And off course, with the addition of all kinds of computer type programs on your mobile phones and devices in your homes, such as TV’s and even kitchen appliances, there will be “bad guys” looking for ways to compromise all those devices and take advantage of you.

I’m not suggesting we stop technological advances. I am suggesting we all use common sense and be very careful.

Horse thieves quit stealing horses after cars were invented and began stealing cars. Robbers gave up stopping stage coaches and began robbing trains. With each technological advancement there are people looking for ways to take advantage.

The best way to protect your digital data and important documents and sensitive communication is to not put them where anyone can get to them … or don’t write them down at all. So what if you have to pick up the phone or walk to the next cubicle to tell someone something sensitive. Sure it would be so much easier to send an e-mail or a Tweet.

Just remember, when you write something down, always assume that someone other than the intended recipient will see it, sooner than later.

Tuesday, December 21, 2010

Happy Holidays And Don’t Forget to Hang Up The Phone

The fourth largest pharmaceutical company in the world laid off more than 1,000 employees BY CONFERENCE CALL a few days after Thanksgiving.

I’ve been covering lay-offs and downsizing for 35-years and helping companies plan and execute big and small lay-offs for nearly 20-years. I have NEVER heard of a lay-off by conference call.

It’s bad enough that companies, encouraged by their accountants and CFOs, feel compelled to fire people just before Christmas. That’s insane in my opinion. But to do it on the telephone!?!?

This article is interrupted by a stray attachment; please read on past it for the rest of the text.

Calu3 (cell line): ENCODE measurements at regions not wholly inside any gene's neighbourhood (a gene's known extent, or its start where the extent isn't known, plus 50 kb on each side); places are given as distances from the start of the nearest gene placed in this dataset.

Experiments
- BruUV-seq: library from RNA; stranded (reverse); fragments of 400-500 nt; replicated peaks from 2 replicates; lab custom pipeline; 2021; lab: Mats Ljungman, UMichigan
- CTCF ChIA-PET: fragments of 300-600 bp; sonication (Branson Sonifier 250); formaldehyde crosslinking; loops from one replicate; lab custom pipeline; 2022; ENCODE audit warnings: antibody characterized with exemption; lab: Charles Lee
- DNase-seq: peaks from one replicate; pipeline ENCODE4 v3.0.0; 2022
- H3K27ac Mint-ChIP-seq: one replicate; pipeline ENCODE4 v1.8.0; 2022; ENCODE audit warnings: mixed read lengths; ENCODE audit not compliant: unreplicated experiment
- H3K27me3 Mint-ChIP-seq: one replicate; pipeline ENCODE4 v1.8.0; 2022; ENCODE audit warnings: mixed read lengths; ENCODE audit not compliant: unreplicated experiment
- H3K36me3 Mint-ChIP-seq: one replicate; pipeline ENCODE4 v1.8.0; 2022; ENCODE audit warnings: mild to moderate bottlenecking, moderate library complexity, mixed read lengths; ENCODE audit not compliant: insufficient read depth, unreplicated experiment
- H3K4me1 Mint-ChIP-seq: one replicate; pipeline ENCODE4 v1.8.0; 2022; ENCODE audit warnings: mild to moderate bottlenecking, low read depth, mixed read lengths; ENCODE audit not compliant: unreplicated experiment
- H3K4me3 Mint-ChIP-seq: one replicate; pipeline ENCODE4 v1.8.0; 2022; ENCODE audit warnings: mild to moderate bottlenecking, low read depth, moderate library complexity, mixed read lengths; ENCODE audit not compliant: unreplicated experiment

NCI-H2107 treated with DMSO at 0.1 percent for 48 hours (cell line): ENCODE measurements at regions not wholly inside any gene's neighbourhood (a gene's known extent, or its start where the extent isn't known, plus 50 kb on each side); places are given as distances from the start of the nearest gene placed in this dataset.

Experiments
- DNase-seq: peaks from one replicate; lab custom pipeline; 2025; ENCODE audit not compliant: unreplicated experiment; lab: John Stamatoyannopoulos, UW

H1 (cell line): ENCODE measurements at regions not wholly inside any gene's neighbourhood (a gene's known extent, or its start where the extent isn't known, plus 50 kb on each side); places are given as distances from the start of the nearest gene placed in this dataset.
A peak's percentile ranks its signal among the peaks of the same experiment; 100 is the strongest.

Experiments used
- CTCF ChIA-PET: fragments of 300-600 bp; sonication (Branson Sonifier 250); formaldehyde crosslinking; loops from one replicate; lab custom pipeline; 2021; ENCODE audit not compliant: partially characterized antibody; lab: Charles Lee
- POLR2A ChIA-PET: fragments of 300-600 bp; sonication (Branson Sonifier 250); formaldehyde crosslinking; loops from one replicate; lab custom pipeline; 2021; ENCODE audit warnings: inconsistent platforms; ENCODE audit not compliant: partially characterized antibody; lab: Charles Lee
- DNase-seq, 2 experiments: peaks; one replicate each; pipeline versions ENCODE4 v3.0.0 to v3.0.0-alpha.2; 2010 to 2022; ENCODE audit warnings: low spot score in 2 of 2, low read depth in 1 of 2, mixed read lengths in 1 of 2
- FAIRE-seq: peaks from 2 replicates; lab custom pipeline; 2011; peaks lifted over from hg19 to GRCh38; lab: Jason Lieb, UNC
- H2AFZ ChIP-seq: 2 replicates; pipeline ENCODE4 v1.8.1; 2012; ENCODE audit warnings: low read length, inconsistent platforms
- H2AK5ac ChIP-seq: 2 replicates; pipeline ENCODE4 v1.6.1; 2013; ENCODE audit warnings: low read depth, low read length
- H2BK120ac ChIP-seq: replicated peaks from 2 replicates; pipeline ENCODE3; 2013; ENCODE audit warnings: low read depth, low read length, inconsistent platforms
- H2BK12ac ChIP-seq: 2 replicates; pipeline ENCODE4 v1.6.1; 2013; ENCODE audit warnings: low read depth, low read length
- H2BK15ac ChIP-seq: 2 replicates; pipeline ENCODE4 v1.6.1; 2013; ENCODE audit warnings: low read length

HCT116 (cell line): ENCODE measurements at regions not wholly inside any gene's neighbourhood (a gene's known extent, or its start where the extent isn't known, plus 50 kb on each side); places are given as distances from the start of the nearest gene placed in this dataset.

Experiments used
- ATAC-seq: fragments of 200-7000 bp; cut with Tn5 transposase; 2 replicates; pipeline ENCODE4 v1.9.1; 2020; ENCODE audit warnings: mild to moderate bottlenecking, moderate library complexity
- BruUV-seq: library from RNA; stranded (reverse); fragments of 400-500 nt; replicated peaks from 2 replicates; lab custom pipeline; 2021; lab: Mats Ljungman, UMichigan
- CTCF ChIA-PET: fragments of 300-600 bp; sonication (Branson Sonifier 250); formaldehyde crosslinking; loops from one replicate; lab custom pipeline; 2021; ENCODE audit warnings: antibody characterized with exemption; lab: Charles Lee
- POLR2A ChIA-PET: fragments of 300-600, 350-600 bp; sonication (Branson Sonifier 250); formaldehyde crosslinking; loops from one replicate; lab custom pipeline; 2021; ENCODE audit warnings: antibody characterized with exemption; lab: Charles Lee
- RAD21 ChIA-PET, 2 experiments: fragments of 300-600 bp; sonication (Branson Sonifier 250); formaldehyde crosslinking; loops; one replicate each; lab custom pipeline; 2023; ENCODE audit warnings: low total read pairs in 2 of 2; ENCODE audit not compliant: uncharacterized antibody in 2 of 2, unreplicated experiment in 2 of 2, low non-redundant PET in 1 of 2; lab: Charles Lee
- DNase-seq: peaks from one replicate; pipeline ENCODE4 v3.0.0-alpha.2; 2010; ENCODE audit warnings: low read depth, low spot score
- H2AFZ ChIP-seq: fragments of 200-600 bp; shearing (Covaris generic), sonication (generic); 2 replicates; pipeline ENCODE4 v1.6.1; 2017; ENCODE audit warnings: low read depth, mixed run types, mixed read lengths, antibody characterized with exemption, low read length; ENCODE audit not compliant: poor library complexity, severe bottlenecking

Sanofi-Aventis, maker of Plavix, Ambien and Allegra, among other products, showed no sign of concern for its remaining employees, let alone the employees they didn’t need any more. They laid off 750 employees Thanksgiving 2009, more around Thanksgiving 2008, more last Christmas and a number of employees were shown the door July 4th weekend a year ago.

The CEO of Sanofi Aventis, Gregory Irace, issued a cold, hard statement this November, “Given the serious challenges facing our organization and the healthcare industry, it is important to act decisively now so that our organization has greater stability moving forward and that our resources are allocated to our strategic growth priorities.” Obviously, Mr. Irace’s priorities do not include his employees, even the ones who were notified by conference call, also, that their jobs were safe for the time being.

When we work with clients to plan and prepare for a significant lay-off, we always plead with them to have grief counselors available, both for those getting laid-off, but even more importantly, for those who will keep their jobs, while their friends and co-workers are on their way out.

There is a terrible feeling of guilt for those who remain. They feel bad that they still have a job while their co-workers don’t. Then anger strikes. The remaining employees are faced with having to work harder to make up for the workers that are no longer there to help. Guilt and anger are two very powerful forces working to undermine productivity. And a decline in productivity means an increase in costs and a decrease in profits.

A company spokesperson argued there was no other way to “quickly and consistently” notify hundreds of American employees that their jobs were being eliminated. Shel Holtz’s podcast on the “conference call lay-offs” put it simply, “The truth is they were too lazy to come up with another way,” he said.

Lazy is probably more forgivable than the cold-heartedness that drove the decision.

There are a number of cost-effective and coordinated lay-off scenarios. All of them allow a company to treat its employees with dignity and compassion. They require a little planning and preparation, but that pays off in the long-run.

What happens if business rebounds and you need to hire some of those workers back? What if business improves and your remaining employees find places to work where they will be treated better and bail on you?

This makes Scrooge seem like a nice old man.

Thursday, December 16, 2010

Are You Ready for the Two Cs?

Are you ready for Christmas? Are you ready for a crisis?

In my experience, the two tend to occur in very close proximity to each other.